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Decoding How Delhi CM’s Daughter Fell Prey to a QR Code Scam 

Here’s how these scams work and tips on how one can stay safe.

Updated
Tech and Auto
3 min read
Delhi Chief Minister Arvind Kejriwal’s daughter, Harshita has fallen prey to an online OLX scam. Image used for representation. 
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Delhi Chief Minister Arvind Kejriwal's daughter, Harshita, was victim to cyber crime, after she put out an ad on OLX, to sell an old sofa. The scammer, posed as a customer, contacted her on the e-commerce platform and gained her confidence.

How Was Kejriwal's Daughter Scammed?

According to police, Harshita posted an ad on OLX to sell an old sofa, after which the accused managed to gain her trust and claimed he wanted to buy the item. The accused then asked her to scan a QR code, after which he sent a small amount to her account, in order to establish his authenticity.

When she received the amount, he then sent a QR code, and asked her to scan it to receive the remaining amount. However, when she scanned the code, a sum of Rs 20,000 got debited from her account.

When she questioned the man about it, he said it happened by mistake, as it was a wrong QR code. He then sent another code and asked her to follow the same procedure to receive the money. However, this time she lost another Rs 14,000. In this way, the scammer duped Harshita of Rs 34,000 in two simultaneous transactions.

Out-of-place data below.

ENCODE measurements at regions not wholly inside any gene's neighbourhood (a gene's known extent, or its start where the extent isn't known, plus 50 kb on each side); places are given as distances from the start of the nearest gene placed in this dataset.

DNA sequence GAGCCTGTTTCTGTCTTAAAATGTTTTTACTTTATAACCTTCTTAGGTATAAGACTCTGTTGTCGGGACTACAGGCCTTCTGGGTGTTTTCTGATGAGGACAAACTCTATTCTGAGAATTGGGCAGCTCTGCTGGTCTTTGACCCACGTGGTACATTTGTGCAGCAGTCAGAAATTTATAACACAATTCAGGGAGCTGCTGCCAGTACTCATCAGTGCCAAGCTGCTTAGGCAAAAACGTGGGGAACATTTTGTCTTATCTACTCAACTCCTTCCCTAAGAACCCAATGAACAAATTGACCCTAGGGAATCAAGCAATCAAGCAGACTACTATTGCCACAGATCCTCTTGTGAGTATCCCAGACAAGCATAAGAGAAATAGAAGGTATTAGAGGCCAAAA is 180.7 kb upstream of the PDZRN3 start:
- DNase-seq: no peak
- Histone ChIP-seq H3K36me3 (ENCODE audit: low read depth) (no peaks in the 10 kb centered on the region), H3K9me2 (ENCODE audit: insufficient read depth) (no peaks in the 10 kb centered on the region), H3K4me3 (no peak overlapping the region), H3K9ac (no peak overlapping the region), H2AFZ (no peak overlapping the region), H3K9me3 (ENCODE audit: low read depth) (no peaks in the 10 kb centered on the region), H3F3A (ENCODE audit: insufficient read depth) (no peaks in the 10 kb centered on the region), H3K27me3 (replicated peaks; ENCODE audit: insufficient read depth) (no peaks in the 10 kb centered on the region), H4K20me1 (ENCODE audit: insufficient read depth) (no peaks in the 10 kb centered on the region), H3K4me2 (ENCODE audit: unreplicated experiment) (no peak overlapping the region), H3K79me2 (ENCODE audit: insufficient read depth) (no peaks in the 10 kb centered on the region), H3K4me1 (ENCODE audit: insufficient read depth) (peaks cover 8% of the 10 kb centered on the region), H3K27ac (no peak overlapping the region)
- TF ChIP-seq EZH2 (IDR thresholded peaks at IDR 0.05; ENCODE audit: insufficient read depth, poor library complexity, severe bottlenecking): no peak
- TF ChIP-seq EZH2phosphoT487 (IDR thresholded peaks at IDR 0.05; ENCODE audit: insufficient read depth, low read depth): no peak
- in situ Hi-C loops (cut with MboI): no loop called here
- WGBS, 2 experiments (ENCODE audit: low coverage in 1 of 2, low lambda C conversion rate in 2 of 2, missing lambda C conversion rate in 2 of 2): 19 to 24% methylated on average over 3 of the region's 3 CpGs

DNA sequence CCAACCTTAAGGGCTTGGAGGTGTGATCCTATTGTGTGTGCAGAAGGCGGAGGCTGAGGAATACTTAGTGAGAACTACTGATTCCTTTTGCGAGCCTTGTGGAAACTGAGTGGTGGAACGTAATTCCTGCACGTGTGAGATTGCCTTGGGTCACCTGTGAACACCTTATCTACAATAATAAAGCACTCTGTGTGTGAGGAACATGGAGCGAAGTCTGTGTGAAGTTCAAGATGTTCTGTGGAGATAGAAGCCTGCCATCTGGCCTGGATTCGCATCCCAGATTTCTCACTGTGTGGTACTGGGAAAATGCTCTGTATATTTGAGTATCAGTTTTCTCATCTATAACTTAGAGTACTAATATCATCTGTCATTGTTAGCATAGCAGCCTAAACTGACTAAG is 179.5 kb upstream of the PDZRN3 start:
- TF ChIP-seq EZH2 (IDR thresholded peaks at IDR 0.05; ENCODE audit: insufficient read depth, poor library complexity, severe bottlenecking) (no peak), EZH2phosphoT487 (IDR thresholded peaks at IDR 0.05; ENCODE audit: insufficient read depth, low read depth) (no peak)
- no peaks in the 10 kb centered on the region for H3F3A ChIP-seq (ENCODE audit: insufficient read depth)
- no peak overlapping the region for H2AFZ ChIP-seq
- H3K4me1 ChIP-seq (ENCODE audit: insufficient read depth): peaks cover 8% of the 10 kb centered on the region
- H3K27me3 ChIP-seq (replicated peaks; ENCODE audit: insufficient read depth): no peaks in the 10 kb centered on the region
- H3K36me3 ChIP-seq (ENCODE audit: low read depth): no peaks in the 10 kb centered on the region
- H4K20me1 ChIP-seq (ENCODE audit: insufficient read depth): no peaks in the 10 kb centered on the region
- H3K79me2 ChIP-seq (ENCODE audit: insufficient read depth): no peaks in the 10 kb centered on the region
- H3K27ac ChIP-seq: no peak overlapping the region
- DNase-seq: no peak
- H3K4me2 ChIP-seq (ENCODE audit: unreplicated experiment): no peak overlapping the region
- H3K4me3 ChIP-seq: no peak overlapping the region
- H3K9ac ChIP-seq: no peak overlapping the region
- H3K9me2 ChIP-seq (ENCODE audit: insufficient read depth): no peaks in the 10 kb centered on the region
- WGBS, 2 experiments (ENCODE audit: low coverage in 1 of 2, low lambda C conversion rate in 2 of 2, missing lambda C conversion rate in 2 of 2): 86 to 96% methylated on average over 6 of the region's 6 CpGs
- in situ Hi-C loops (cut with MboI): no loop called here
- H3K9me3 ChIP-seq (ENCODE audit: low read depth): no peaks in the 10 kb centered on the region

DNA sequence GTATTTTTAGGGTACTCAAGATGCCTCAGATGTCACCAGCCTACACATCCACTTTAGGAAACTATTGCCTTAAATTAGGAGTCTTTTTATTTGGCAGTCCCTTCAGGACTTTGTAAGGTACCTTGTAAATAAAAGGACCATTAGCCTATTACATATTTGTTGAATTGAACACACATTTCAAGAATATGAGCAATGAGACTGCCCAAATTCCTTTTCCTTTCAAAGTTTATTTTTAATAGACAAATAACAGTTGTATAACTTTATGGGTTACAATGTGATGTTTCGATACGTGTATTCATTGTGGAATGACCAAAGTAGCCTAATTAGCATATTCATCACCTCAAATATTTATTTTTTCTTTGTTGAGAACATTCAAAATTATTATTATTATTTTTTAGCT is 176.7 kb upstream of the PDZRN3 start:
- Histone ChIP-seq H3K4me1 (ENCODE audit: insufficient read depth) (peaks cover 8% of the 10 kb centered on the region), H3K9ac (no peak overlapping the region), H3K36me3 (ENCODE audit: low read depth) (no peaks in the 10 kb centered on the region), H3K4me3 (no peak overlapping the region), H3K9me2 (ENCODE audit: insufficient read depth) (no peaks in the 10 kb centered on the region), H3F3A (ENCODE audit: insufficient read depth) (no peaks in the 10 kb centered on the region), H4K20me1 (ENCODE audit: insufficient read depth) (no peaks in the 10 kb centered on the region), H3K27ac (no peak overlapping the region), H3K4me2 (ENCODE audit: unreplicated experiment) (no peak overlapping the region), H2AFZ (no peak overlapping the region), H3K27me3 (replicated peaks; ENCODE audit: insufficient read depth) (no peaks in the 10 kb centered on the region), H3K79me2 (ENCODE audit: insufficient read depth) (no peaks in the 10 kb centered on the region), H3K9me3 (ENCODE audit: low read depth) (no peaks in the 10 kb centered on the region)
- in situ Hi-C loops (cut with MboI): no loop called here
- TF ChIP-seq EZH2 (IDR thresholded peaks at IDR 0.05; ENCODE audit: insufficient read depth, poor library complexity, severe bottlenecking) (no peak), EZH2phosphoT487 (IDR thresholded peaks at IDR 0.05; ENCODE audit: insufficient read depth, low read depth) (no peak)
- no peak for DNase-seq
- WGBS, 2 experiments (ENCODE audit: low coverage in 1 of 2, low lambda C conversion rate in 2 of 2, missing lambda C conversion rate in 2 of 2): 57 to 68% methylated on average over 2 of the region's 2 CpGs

With a number of such cyber crimes rising in the country, we look into how these scams work and how one can stay safe.

Decoding the Scam

In case of financial online scams, fraudsters use social engineering attacks to gain your trust. For instance, in the case of Harshita, the accused gained her trust by posing as an eager customer, and showed her the willingness to buy the product at the listed price.

Social engineering attacks refer to a cyber-attack, which are accomplished through human interactions. Psychological manipulation tricks are used to gain the trust of the victim. Following which, the victim is tricked into clicking on a malicious file or sharing sensitive information such as passwords, files, and the likes.

After the fraudster strikes the deal, the scammer agrees to buy the said good without even seeing the product physically. Some of the top reasons the fraudster might give for not physically taking the delivery of the product are:

  • He might say he is an army officer and is posted in some inaccessible area of the country.
  • He might claim that he needs the product urgently, as he is a newbie in the city.

In short, the fraudster might create a sense of urgency or an unreasonable hurry to buy the product.

The scammer then tries to gain your trust by making a small amount of payment, say of Re 1 and asks whether the payment is being made to the right account. In this way, the scammer tries to establish authenticity.

Similarly, the scamster sent Harshita a small amount of money after which the fraudster shared a series of Google Pay screenshots. But this time instead of crediting, money was debited from her account.

How to Stay Safe?

  • Before sending out any payment, verify the credentials of the buyer.
  • Do not scan any UPI QR code, always ask the buyer to send money directly to your bank account.
  • Always insist the buyer to meet face-to-face and then exchange your item, after receiving the complete payment.
  • Avoid taking any payment in advance, always try to take the full payment at one go.

(At The Quint, we are answerable only to our audience. Play an active role in shaping our journalism by becoming a member. Because the truth is worth it.)

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